It is sobering to note that on any given night around 5,000 people are sleeping rough on the streets of our nation.
At the last election the Conservative manifesto set out a clear aim to halve rough sleeping by 2022 and eliminate it entirely by 2027. But why not build a few thousand extra houses and accelerate that deadline to this year? Or tomorrow?
Unfortunately, rough sleeping in the modern age is not just about number of houses. Every rough sleeper faces a very unique set of multi-faceted, complex and inter-linked issues, encompassing mental health, domestic violence and gaps in the welfare net.
That is why I’m pleased to see that the Government is following up its work passing the Homelessness Reduction Act last Parliament by taking a thorough and systematic look at how to work closely with local authorities to identify service gaps and create tailored packages to tackle rough sleeping in each local authority facing high levels of rough sleepers.
Nonetheless, whilst new resources are not the silver bullet to solving rough sleeping they are a perquisite. That is why I am so pleased to see the Government set up a new £30m Rough Sleepers Initiative fund to target at rough sleepers to get them the targeted help they need to get off the streets and rebuild their lives.
The model that this project is based on is the internationally proven Housing First approach, which targets the complex and individual problems each rough sleeper faces in order to get them off the streets into stable and affordable accommodation.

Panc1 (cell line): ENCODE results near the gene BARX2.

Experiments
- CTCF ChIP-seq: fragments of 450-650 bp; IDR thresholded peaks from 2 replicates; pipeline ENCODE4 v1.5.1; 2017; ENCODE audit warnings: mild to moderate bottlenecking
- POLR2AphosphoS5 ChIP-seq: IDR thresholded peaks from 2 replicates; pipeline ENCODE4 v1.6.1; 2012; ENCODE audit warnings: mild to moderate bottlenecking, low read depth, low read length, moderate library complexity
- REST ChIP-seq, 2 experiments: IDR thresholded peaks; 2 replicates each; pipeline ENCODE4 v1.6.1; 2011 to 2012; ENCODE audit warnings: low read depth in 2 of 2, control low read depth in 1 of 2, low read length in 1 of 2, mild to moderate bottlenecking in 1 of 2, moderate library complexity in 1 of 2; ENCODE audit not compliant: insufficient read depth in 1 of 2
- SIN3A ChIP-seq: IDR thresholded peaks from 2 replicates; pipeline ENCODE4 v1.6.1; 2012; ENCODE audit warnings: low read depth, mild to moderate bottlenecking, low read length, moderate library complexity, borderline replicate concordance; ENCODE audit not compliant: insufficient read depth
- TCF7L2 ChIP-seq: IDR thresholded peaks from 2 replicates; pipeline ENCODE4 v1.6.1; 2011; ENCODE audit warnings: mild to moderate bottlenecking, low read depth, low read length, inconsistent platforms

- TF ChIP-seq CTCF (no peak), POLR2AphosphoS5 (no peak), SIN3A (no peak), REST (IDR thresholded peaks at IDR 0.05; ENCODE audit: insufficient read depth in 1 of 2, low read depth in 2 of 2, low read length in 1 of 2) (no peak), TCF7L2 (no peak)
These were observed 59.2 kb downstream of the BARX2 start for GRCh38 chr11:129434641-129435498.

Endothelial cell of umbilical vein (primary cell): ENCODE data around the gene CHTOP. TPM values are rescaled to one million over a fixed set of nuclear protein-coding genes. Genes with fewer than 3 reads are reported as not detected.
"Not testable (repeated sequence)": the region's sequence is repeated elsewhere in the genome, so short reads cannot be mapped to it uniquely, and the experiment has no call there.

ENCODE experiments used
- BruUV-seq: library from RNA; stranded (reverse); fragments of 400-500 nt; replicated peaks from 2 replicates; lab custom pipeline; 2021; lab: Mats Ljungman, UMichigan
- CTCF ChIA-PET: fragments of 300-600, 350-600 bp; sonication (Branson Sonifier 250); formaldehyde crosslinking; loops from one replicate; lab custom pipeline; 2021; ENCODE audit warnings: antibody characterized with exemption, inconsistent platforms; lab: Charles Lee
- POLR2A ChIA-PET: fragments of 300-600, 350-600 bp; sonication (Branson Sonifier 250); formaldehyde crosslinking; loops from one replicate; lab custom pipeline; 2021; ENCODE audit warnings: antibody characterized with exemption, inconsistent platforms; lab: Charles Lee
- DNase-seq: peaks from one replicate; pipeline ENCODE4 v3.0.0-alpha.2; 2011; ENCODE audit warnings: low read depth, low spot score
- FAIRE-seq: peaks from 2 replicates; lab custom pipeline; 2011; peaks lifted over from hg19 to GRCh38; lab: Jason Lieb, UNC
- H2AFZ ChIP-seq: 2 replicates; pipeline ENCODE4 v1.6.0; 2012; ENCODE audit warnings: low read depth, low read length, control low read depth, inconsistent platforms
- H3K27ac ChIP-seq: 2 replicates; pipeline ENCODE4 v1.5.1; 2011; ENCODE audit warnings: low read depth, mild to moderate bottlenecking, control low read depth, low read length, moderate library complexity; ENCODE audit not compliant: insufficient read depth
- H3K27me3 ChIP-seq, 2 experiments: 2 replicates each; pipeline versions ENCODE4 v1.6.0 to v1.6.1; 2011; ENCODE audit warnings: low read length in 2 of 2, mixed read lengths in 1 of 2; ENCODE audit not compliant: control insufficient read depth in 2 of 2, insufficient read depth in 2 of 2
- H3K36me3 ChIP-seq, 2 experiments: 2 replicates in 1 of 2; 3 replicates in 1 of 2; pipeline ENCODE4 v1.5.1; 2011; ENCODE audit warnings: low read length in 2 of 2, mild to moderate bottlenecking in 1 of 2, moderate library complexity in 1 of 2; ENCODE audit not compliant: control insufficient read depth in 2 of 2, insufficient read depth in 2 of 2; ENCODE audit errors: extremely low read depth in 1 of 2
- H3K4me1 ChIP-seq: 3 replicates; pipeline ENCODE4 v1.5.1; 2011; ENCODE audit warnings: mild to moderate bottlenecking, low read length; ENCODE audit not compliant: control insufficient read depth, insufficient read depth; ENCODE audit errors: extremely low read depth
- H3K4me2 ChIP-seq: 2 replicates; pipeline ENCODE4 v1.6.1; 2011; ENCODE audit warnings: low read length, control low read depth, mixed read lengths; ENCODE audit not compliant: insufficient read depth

In total, 500 new staff will be employed specifically to reduce rough sleeping, including outreach workers, specialist mental health professionals and dedicated co-ordinators. It will also provide for over 1,700 new bedspaces, including both emergency and settled accommodation. They will be led by Jeremy Swain, the Chief Executive of the homelessness charity Thames Reach, who has over 30 years of experience in helping rough sleepers.
This funding has been targeted at the 83 local authorities with the highest number of rough sleepers. Whilst the Royal Borough of Windsor and Maidenhead has too few rough sleepers to qualify, one of the 83 is Slough Borough Council, part of which falls within my Windsor Parliamentary constituency. It will receive £260,000.
This is a major step forward to ensuring that we live in a country where everyone has opportunity to make the most in life. Coupled with the £1.2bn this Government is already spending in order to prevent homelessness and rough I am very confident that it will have a dramatic effect on the number of rough sleepers.